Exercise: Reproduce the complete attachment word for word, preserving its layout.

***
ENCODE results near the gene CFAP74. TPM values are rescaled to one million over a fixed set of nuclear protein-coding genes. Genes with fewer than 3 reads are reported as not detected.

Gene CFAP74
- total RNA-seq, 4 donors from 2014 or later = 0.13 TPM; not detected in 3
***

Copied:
ENCODE results near the gene CFAP74. TPM values are rescaled to one million over a fixed set of nuclear protein-coding genes. Genes with fewer than 3 reads are reported as not detected.

Gene CFAP74
- total RNA-seq, 4 donors from 2014 or later = 0.13 TPM; not detected in 3